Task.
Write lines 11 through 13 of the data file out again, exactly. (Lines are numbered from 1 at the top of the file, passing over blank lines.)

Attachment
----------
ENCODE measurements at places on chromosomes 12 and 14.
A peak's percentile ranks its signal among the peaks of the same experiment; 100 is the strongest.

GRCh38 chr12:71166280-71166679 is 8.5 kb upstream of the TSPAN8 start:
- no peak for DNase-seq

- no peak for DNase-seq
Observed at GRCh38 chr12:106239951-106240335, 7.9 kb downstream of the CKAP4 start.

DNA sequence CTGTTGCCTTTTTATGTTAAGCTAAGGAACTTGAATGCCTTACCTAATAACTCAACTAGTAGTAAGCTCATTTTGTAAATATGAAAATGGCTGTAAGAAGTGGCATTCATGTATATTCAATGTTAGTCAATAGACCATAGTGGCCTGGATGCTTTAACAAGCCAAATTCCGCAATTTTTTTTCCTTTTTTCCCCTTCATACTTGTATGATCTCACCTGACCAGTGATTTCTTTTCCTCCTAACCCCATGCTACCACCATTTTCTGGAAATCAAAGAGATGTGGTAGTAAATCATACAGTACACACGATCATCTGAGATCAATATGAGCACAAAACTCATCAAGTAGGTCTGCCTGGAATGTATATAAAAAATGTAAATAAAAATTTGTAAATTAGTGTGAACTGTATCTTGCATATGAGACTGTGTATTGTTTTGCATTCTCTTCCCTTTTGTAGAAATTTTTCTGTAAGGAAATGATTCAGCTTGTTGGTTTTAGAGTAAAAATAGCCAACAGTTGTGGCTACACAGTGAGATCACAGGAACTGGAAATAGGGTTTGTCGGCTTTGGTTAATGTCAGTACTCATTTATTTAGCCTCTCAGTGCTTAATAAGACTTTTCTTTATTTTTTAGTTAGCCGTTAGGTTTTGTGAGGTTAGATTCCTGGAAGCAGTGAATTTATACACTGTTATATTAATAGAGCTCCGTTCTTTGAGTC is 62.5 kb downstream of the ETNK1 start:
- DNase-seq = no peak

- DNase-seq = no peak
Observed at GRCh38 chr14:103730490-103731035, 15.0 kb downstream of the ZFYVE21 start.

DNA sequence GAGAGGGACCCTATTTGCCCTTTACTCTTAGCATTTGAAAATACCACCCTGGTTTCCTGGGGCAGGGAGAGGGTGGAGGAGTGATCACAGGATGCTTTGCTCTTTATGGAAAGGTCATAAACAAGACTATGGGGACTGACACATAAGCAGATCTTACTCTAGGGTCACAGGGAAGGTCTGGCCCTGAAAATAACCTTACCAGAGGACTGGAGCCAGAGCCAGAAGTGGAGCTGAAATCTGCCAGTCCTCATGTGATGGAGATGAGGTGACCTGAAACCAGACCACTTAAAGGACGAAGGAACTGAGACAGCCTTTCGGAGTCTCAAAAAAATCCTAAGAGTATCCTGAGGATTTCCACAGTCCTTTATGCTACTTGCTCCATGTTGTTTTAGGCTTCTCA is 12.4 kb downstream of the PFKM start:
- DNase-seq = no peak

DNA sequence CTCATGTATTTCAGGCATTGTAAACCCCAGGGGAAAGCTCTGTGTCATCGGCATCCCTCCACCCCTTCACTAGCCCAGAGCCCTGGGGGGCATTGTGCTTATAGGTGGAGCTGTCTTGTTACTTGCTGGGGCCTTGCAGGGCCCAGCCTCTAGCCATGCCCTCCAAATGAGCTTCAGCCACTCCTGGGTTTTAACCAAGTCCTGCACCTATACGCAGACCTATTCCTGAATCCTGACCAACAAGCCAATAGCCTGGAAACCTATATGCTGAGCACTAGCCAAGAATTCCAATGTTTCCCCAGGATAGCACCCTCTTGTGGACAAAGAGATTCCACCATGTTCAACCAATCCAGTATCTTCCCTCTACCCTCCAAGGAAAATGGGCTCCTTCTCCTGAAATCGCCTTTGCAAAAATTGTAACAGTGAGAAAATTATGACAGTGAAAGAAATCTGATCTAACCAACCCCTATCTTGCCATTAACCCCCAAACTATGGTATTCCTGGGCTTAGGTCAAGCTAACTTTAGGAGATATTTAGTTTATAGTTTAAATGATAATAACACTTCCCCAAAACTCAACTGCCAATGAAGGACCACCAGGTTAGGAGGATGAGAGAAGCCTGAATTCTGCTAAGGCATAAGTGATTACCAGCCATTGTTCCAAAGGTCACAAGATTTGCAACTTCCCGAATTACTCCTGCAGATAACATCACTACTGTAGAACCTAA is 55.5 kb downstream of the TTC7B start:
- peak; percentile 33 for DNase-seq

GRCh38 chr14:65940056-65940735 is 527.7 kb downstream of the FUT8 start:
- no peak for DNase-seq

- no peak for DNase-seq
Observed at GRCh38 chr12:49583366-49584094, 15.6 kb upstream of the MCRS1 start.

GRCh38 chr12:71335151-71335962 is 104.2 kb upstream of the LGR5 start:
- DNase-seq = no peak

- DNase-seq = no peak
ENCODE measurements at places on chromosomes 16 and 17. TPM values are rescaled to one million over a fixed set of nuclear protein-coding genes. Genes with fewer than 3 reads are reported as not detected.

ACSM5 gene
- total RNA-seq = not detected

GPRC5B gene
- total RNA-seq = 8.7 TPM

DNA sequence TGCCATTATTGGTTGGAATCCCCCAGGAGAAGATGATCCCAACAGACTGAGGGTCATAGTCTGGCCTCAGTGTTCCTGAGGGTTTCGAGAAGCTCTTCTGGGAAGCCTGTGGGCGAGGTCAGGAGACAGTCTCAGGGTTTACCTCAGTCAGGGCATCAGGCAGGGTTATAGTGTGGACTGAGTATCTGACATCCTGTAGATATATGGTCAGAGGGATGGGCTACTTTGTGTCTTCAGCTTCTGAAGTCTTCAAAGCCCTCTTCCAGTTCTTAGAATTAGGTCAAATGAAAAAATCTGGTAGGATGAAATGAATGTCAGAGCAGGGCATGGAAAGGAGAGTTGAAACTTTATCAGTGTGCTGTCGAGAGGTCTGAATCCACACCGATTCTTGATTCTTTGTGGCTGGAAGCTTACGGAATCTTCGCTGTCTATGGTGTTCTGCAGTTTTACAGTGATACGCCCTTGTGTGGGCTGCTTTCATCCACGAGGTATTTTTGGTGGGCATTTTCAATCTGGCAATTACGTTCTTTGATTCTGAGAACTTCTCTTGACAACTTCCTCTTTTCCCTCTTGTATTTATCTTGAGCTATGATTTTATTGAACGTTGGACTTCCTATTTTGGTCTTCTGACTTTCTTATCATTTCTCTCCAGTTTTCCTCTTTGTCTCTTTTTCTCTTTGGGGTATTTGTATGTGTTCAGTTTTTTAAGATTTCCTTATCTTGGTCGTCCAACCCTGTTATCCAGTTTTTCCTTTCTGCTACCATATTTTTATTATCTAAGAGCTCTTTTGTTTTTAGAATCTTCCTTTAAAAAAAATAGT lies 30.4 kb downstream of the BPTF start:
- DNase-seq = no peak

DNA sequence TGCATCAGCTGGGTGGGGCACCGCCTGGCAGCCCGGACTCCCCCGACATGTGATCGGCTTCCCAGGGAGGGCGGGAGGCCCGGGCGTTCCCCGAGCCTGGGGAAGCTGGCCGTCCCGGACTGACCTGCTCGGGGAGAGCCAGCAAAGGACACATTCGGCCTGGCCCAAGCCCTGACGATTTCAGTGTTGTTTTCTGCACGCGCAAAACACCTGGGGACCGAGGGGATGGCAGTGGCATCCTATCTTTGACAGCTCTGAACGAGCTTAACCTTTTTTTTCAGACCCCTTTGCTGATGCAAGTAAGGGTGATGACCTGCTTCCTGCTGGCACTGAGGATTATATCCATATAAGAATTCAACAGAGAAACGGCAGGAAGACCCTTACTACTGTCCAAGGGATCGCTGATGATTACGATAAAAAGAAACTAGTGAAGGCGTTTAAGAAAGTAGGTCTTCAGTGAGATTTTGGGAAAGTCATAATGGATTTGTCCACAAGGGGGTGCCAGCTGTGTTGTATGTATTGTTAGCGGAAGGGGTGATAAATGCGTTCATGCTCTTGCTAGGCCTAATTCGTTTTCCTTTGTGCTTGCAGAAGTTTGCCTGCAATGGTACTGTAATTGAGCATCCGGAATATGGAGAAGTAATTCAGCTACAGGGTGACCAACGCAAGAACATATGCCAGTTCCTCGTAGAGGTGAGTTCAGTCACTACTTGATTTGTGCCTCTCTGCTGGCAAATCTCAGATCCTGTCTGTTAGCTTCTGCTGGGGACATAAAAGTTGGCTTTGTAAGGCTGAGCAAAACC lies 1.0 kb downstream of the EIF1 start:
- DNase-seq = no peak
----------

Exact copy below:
DNA sequence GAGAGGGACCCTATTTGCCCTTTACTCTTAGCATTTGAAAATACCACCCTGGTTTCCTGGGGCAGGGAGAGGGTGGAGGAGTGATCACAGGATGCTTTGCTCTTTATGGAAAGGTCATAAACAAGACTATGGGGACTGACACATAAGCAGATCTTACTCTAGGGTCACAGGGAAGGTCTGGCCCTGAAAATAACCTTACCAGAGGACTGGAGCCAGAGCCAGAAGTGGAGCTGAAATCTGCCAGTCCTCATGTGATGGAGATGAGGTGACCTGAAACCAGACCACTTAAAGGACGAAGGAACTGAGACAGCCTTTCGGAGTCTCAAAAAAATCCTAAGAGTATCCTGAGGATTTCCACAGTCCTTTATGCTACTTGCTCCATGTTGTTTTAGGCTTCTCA is 12.4 kb downstream of the PFKM start:
- DNase-seq = no peak

DNA sequence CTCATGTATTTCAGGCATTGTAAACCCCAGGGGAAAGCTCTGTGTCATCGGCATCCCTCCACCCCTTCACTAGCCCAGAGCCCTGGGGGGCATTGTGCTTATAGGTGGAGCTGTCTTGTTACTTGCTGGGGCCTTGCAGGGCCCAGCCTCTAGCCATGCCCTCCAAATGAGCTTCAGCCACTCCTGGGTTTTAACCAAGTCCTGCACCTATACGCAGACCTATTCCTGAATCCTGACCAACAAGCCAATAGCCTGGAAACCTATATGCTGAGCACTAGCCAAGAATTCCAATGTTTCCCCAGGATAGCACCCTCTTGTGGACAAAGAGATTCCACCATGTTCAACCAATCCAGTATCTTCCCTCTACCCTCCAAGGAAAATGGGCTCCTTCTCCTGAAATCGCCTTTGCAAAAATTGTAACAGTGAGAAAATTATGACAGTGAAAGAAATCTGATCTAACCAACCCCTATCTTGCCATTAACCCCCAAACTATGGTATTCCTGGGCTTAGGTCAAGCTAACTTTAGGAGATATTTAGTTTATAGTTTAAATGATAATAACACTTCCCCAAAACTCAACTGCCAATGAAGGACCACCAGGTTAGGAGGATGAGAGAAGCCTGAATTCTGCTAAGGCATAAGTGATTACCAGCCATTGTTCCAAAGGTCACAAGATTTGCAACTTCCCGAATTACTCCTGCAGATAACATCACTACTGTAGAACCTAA is 55.5 kb downstream of the TTC7B start: